Help, I'm a CCNA not a CCDP or CCIE or even CCDA

    The 5 main areas of the building are 1.Fire Department-2.Security(this has 20 stations)-3.Stores(where everything is tore)-4.Executive Management (HR,General Manager, Chairman, Secretary's,Chief Financial Officer,Accounts, etc...)-5.Energy Management (IT Manager,Network Manager,Electronics repair guys, two secretary's) and they will be communicating the other buildings of its similar structure in other locations but with 1/4 to 1/2 it's amount of people and size.

    One Guess :D
    I use one router for the whole network and 5 smart swithes, then use mac address to set access lists and restrictions and dhcp to supply IP address to eg: one batch of ip's for security


    Thanks,
    Awaiting your responses.


    If you want to be successful you can't just ask for answers. You will not learn anything.

    They are telling you how many seats there are, how many departments and thus vlans you need. blah blah blah.

    If I were you I would pic one of the templated designs already posted then write out the configs and submit the design and configs. I would get specific even about the models of switches, gbics, etc... and give suggestions about where you would put cross connects if you can or where you would attach the phone system.

    The sky is the limit on these types of questions. You could submit the basic response or you could come up with creative designs.

    You obviously want enough ports +30% for all the seats, routers, switches, devices on the lan. Create vlans, leave vlan 1 native if you want so all untagged traffic can walk the net. Dedicate space for a colo cage and a gbic uplink for vendor gear. I dont know, get creative lol.
  • alxxalxx Member Posts: 755
    Don't forget security , may want a firewall wall or few

    Also include a server for tftp , logging and also networking monitoring tools.
    Is NAC needed or is a good idea ? Does internet access need to be logged (who it is and what they accessed) for employees?

    Out of band access for routers and switches ?

    Hopefully those cameras are H264 (even then you can hit 1 to 4Mbps per camera).
    High res cameras with older formats can kill a network.
    Are the cameras poe ?
    Are any of the cameras voip capable i.e used for help points or entry gates ?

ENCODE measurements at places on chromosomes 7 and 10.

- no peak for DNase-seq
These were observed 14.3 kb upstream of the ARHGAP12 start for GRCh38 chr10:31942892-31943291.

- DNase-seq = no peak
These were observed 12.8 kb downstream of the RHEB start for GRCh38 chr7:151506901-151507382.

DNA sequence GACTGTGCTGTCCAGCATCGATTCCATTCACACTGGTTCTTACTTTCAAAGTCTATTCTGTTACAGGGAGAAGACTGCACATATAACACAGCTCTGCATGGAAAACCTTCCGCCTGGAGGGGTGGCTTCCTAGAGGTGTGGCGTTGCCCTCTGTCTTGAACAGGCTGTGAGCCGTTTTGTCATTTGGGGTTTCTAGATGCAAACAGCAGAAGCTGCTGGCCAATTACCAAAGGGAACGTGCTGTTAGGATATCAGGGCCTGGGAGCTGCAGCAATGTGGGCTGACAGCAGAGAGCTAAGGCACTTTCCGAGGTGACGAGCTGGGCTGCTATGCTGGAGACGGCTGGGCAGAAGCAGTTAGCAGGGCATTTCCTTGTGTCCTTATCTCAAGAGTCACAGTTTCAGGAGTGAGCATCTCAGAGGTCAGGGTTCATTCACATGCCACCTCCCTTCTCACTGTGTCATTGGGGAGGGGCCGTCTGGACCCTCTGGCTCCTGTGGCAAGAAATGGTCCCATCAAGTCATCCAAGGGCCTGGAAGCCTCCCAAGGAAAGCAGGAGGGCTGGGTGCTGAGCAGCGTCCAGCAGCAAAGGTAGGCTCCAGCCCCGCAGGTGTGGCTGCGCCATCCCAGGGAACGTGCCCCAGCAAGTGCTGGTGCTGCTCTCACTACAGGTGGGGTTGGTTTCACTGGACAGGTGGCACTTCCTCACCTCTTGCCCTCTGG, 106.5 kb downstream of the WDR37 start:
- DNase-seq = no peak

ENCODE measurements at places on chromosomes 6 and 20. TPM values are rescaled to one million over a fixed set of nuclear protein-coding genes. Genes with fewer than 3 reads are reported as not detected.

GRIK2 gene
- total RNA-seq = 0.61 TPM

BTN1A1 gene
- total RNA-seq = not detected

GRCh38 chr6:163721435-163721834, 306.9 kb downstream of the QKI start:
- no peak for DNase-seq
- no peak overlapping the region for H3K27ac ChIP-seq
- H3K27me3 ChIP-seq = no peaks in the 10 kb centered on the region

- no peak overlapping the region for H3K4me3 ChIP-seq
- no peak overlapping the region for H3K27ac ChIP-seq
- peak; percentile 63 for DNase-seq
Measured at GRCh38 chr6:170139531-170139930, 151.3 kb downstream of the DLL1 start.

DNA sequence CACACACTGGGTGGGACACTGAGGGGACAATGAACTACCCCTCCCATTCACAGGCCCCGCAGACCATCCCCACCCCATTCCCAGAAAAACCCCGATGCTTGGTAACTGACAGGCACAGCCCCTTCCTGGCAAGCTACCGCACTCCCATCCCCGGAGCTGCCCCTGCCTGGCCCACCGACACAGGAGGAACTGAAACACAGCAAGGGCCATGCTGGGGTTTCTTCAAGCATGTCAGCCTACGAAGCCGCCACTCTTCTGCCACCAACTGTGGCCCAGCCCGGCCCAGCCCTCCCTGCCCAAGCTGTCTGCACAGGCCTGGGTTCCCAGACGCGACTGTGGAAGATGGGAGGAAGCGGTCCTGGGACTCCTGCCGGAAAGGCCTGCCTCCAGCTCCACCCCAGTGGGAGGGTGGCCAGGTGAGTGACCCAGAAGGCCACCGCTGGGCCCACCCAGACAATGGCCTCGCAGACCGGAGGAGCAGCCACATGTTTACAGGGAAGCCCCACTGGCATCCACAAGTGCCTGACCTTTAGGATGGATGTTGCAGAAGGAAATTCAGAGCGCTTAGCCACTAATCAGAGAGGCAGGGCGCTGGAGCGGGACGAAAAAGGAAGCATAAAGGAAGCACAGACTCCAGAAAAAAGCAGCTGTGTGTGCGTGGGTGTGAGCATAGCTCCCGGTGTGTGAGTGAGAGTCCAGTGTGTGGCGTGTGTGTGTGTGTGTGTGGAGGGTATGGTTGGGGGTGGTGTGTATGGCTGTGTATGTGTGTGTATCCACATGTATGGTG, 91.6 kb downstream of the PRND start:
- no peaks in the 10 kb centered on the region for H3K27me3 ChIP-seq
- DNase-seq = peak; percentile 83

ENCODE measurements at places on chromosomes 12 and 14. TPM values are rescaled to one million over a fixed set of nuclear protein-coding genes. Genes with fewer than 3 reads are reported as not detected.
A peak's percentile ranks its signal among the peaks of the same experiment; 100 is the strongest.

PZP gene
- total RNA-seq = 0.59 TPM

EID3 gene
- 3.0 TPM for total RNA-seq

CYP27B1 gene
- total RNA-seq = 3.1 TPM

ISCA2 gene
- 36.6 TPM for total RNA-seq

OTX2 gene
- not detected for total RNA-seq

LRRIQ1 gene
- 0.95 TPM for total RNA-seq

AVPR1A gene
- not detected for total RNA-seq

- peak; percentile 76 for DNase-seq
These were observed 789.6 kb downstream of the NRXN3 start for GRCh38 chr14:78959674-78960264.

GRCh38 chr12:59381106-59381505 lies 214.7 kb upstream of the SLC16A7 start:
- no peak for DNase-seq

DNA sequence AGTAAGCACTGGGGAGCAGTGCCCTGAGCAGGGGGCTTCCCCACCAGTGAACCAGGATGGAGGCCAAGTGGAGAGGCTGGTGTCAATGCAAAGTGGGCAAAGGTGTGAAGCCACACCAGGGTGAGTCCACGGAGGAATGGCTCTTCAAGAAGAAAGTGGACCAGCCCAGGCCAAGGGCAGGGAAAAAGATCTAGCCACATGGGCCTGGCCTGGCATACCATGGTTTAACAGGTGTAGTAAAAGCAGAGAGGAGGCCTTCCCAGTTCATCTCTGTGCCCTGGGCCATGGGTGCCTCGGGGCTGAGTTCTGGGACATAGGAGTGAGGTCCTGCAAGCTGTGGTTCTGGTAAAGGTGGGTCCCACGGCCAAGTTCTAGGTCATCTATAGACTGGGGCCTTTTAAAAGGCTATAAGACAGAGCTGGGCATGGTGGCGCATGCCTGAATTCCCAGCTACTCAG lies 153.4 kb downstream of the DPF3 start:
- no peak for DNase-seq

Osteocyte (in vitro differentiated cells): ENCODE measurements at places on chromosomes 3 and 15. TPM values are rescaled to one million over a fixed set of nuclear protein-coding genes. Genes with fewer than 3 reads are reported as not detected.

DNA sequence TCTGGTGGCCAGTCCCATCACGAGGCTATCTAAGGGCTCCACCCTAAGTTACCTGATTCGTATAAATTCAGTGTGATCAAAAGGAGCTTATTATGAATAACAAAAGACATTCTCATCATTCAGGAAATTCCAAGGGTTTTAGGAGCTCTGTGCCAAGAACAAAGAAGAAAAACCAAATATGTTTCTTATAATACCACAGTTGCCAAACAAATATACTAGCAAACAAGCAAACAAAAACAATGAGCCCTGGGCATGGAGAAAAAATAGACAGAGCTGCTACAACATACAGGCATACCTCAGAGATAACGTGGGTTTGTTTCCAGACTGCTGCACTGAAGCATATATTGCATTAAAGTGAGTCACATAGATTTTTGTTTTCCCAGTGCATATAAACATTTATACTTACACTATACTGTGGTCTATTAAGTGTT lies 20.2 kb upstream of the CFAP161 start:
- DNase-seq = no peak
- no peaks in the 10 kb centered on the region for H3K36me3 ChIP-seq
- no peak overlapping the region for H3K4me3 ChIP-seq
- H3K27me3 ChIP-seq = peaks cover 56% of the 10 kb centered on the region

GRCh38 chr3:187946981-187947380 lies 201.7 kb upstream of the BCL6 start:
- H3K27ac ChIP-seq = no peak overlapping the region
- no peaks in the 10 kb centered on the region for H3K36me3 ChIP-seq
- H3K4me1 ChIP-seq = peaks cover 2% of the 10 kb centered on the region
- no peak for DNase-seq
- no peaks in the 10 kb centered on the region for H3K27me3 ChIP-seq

Think about power requirements , ups , surge and lightening protection - especially for all equipment out doors especially the ip camera parts of the network.
    If network goes between buildings use fibre so you don't need to worry about grounding , ground loops and isolation.

    Is the equipment on Federal land (airport), does this impact on the requirements ?
    i.e legislative requirements
    Are there any special requirements for wifi equipment operating at airports ?
    Goals CCNA by dec 2013, CCNP by end of 2014
  • SepiraphSepiraph Member Posts: 180
    pitviper wrote: »
    Is that diagram on a napkin???

    Hey don't diss on the napkin, they built BGP on that...
  • jamesp1983jamesp1983 Member Posts: 2,475 ■■■■□□□□□□
    You have to really think about this. Do some research and go from there. Consider your requirements and use what you know. Like others have said, don't forget security either. Read about the hierarchical network model.

    http://www.cisco.com/en/US/docs/solutions/Enterprise/Data_Center/DC_3_0/DC-3_0_IPInfra.html
    "Check both the destination and return path when a route fails." "Switches create a network. Routers connect networks."
  • cisco_troopercisco_trooper Too many Member Posts: 1,443 ■■■■□□□□□□
    I like the part about using 5 layer 3 switches per section and managing the whole thing with a single router....a SINGLE anything is automatically a bad design.
  • dirtyharrydirtyharry Member Posts: 72 ■■□□□□□□□□
    I wish this thread was still going. It's so funny!

    OP, where did you go? What ultimately happened?
  • GOZCUGOZCU Member Posts: 234
    dirtyharry wrote: »
    I wish this thread was still going. It's so funny!

    OP, where did you go? What ultimately happened?

    icon_thumright.gif I agree with you. i wonder the result too ^^
Sign In or Register to comment.